How to Get Kids to Stop Arguing With Each Other

Dear Kid Whisperer,

I teach 4th grade and my students are mostly well-behaved. I have a group of three students who sit next to each other who are constantly arguing about every little thing. We do a lot of cooperative learning and we play a lot of games. I feel like I spend half of my day refereeing their drama. Should I move them or what? Please advise. Peggy, Las Vegas NV


Only move these children if you want to deprive them of a wonderful learning opportunity.

How is lecturing and arguing with kids as a means of getting them to stop arguing working for you thus far?

It doesn’t work for me either. I used to involve myself in kids’ nonsense. That was before I came across Love and Logic(R). What I do now allows me to be calm, very strict and get compliance after the first training session.

I’ll give you three different ways to deal with arguing. In this scenario, three kids are arguing over the proper way to play an educational math game .You can choose which one is best for you.

Kid: Give me my money! Teacher! Darnell is cheating and Kayla is laughing at me!

Kid #2: (laughing) No, I’m not!

Teacher: What is it now?

Kid: Well, I’ll tell you. Darnell refuses to give me my money. See, he’s the banker but he doesn’t understand the rules because he wasn’t listening when you explained the rules-

Kid #3: Yes I was! You-

Teacher: Hold on Darnell. Let Katie explain. How many times have I told you to let people talk-

Kid #3: But-

Teacher: You’re not letting me talk! OK, who is supposed to be the banker?

Kid #2 and Kid #3: I am!!

Teacher: You can’t both be the banker! Where are your game pieces?

Kid # 2: Darnell stole them!

Kid #3: NO I DID NOT!!!

Teacher: STOP IT ALL OF YOU!! I have no idea why you can’t listen to the simplest instructions and I have no idea why everyone always accuses you of stealing but you never take responsibility, Darnell. Anyway, you all need to listen and stop arguing while I explain the game again……

These next two scenarios show the two ways I handle this situation.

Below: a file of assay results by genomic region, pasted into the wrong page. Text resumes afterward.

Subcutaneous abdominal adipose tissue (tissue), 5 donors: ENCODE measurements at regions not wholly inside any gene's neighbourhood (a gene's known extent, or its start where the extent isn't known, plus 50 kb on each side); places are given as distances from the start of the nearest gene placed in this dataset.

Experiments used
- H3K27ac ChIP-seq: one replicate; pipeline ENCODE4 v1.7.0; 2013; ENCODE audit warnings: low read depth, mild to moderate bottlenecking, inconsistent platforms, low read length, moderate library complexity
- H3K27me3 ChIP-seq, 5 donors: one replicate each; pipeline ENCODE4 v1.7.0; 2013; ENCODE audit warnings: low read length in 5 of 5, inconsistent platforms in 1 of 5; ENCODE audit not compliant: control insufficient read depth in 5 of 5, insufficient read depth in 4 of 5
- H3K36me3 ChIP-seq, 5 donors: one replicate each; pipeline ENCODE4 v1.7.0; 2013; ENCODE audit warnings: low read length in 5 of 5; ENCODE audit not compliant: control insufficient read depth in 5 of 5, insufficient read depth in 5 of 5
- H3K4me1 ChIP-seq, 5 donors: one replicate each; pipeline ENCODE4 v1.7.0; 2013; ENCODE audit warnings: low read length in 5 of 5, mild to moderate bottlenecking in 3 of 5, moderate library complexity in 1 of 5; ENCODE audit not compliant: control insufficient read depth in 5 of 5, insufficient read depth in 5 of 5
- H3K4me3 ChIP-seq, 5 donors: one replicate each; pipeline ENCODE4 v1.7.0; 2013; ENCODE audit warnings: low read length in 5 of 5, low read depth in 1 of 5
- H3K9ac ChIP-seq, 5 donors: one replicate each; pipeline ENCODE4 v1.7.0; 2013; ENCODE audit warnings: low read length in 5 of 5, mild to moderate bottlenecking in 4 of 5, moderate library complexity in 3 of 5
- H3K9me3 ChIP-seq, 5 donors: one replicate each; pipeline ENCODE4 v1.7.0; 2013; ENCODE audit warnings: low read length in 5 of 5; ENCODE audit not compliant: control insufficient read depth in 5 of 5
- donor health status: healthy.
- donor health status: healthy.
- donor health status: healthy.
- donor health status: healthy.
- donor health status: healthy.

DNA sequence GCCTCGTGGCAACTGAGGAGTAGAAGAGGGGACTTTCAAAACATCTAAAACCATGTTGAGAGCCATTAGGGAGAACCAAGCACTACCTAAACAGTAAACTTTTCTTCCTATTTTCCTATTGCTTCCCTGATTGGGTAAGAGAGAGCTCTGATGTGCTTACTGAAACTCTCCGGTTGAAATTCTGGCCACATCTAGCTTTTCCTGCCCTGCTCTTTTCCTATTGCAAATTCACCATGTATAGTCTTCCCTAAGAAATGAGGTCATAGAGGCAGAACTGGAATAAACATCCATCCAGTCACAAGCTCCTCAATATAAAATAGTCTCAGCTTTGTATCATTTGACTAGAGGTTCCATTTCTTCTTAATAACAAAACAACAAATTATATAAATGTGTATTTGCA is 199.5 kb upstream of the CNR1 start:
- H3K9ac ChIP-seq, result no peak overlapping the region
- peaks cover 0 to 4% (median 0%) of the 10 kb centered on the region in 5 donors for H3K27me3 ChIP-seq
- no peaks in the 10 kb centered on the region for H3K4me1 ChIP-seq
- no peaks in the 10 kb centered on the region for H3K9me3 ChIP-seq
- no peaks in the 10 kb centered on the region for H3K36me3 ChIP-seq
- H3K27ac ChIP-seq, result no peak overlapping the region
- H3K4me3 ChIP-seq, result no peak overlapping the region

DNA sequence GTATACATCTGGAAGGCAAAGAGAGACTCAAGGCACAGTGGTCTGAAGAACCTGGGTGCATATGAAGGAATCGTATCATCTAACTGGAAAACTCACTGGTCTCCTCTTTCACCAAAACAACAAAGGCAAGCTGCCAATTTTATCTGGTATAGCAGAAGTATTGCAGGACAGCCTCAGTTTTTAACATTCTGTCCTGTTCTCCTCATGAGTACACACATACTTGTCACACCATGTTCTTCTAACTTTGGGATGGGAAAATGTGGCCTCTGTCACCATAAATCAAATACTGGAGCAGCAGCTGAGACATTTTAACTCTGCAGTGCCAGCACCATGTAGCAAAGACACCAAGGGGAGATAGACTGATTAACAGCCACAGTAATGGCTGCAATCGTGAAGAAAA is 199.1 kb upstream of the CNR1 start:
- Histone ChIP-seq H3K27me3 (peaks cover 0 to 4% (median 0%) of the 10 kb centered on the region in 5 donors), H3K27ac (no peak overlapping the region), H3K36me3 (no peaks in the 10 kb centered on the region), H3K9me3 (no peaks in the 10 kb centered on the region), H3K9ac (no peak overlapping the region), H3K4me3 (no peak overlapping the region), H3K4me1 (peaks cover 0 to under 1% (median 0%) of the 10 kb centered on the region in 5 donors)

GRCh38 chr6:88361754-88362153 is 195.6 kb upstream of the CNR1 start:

Kid: Give me my money! Mr. Ervin! Darnell is cheating and Kayla is laughing at me!

Kid Whisperer: Oh, man. Sounds like a problem. Can you all solve this yourselves or would you like me to solve it for you?

Kids: You can solve it!

Kid Whisperer: Okey dokey.

(With a smile, I take the game and put it away)

Done. I find that they choose to solve their own problems after that. The other way I can deal with this situation goes like this:

Kid: Give me my money! Mr. Ervin! Darnell is cheating and Kayla is laughing at me!

Kid Whisperer: Oh, man. Can you solve this problem now, or would you like to solve this problem later?

The arguing continues…

Kid Whisperer: Oh, man. I guess you can solve this problem later.

That day, at recess or after school, I ask them to come sit ask their desks.

Kid Whisperer: Hi everyone. OK, you guys chose to solve your problem later. Now it’s later. Feel free to solve your problem in any way that doesn’t cause a problem. Let me know when you’ve come up with a solution to your problem. Good luck.

At this point I go to my desk and eat a sandwich. As soon as they all agree on a solution, they can leave.

Done. Again, after going through this training session, kids in my classes tend to want to solve their own problems.

Peggy, I hope this helps! Let me know how this goes!

-The Kid Whisperer